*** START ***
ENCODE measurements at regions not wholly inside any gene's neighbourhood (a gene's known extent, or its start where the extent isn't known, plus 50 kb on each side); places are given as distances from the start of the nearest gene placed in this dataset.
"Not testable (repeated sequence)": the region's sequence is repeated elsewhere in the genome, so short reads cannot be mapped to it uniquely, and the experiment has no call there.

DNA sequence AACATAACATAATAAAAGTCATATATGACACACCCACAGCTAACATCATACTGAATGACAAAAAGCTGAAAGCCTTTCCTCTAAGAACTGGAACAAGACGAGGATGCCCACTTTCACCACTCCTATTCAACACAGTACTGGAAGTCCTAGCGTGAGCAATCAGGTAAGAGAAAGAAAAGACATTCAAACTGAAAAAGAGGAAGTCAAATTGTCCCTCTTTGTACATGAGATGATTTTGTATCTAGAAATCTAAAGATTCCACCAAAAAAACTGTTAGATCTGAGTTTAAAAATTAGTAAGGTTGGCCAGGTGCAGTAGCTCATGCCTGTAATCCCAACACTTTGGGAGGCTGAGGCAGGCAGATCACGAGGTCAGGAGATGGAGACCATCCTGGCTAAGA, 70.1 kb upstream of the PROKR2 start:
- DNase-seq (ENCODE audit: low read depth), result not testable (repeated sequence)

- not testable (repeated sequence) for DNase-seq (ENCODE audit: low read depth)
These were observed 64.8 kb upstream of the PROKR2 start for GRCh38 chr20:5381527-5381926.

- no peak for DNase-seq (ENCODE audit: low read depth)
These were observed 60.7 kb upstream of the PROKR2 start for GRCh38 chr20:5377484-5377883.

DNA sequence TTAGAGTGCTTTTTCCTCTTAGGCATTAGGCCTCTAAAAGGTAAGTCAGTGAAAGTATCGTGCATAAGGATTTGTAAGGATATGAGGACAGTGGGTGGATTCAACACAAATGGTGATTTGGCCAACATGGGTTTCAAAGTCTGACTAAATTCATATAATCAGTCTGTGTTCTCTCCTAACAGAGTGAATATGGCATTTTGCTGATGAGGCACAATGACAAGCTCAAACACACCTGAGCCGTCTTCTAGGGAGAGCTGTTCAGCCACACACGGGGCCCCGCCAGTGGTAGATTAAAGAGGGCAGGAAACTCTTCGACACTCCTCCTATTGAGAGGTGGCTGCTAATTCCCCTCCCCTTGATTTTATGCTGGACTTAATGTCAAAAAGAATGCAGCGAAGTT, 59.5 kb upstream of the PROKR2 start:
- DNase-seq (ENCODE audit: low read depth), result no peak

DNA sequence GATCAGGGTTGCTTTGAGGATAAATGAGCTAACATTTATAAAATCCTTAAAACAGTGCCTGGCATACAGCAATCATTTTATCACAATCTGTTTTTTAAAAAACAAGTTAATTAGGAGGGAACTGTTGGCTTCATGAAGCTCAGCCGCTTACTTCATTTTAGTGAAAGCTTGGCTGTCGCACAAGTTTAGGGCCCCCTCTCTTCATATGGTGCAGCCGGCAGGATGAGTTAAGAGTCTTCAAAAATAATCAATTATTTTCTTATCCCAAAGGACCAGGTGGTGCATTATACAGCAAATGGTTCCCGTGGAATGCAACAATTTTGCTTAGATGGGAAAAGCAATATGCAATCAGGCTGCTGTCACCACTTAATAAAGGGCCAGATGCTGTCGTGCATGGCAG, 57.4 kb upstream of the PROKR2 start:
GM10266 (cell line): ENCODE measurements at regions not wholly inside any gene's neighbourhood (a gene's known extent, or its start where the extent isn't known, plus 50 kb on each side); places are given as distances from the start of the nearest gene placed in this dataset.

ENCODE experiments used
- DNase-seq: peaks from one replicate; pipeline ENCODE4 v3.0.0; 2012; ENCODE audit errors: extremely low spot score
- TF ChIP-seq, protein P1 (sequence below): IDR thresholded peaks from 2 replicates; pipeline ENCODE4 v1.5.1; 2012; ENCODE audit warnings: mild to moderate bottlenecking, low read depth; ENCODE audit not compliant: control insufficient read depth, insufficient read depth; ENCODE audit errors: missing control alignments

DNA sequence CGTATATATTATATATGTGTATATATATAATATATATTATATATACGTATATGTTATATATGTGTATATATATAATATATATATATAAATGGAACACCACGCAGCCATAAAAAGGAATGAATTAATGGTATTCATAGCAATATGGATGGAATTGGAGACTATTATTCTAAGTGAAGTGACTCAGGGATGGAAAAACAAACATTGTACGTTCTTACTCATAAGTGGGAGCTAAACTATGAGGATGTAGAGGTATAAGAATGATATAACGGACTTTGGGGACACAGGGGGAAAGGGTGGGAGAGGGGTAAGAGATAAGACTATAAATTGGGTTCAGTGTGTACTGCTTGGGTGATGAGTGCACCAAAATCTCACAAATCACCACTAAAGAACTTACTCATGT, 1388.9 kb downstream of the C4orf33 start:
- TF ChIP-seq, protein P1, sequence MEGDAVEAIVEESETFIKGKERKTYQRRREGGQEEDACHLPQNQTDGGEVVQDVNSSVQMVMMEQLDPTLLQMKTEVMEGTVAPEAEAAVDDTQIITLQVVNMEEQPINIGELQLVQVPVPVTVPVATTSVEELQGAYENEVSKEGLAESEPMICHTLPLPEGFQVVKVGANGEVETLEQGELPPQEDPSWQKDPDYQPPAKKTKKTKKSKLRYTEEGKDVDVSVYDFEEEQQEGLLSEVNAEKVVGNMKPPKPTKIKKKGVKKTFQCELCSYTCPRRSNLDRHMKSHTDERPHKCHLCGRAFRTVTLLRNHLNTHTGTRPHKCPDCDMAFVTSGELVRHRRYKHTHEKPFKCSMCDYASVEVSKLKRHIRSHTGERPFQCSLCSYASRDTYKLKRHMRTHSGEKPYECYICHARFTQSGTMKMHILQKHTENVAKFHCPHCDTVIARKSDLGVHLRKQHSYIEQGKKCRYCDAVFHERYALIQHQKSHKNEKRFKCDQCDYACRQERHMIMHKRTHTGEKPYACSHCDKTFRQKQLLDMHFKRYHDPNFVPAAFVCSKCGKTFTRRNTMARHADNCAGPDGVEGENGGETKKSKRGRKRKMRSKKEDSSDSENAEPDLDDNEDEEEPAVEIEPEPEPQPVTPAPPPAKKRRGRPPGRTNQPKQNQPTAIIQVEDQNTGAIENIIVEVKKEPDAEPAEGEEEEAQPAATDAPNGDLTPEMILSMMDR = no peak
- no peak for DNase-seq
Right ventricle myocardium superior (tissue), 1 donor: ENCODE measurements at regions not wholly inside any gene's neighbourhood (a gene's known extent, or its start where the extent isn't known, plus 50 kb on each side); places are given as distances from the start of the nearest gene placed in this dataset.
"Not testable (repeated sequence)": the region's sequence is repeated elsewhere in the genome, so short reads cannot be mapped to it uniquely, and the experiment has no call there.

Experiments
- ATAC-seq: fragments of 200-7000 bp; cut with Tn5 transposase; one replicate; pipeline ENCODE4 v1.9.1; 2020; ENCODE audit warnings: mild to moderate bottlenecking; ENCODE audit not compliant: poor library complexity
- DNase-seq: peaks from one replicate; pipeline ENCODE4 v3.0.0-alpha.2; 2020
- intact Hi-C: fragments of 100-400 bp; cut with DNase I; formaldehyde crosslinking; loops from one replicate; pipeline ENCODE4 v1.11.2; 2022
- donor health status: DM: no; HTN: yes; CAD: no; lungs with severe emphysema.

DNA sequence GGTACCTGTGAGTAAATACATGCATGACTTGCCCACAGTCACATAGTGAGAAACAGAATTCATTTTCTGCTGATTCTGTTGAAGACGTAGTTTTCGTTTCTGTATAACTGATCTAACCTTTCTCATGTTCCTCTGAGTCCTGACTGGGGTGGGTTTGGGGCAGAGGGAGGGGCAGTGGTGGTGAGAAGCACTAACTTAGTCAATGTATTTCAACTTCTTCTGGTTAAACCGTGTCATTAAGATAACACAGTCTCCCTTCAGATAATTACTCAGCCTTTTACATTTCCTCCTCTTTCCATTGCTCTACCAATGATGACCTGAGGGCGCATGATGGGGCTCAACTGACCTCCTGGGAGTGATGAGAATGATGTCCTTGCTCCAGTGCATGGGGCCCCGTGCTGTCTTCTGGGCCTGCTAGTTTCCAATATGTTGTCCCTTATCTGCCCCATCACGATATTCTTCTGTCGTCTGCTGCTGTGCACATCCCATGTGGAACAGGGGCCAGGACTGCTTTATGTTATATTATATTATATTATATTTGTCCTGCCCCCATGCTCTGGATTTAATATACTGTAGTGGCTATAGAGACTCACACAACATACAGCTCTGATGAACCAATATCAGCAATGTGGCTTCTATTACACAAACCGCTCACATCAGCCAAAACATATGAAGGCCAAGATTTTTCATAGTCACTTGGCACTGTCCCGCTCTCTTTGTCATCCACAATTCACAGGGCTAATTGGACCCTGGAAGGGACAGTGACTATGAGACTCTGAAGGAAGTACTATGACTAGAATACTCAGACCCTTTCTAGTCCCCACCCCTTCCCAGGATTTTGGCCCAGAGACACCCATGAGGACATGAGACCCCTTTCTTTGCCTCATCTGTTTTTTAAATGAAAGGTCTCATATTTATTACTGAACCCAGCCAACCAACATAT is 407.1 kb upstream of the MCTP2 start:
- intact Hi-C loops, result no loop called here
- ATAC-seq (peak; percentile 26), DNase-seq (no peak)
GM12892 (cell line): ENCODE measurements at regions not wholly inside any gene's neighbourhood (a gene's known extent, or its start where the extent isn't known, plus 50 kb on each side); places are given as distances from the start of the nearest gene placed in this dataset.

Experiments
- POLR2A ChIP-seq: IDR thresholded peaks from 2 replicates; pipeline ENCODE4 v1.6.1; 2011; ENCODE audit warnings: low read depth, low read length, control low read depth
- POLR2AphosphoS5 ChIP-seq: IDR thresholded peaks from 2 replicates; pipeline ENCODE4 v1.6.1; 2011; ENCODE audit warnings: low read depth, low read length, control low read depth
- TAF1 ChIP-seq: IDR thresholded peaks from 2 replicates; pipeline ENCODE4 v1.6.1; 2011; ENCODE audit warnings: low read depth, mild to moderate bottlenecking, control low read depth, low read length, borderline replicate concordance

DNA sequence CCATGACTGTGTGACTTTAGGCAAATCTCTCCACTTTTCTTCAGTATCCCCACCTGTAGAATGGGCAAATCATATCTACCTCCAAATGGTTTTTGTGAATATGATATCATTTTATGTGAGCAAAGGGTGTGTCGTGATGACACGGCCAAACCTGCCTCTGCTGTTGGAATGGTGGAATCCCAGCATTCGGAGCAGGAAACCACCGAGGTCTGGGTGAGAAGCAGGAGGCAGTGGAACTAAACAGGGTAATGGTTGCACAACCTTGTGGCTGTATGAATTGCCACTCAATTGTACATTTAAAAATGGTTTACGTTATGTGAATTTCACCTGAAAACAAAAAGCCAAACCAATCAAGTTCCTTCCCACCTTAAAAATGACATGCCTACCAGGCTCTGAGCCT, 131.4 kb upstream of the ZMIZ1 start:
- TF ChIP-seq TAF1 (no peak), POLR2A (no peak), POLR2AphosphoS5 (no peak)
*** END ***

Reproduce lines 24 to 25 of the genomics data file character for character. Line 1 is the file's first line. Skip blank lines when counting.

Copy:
- intact Hi-C: fragments of 100-400 bp; cut with DNase I; formaldehyde crosslinking; loops from one replicate; pipeline ENCODE4 v1.11.2; 2022
- donor health status: DM: no; HTN: yes; CAD: no; lungs with severe emphysema.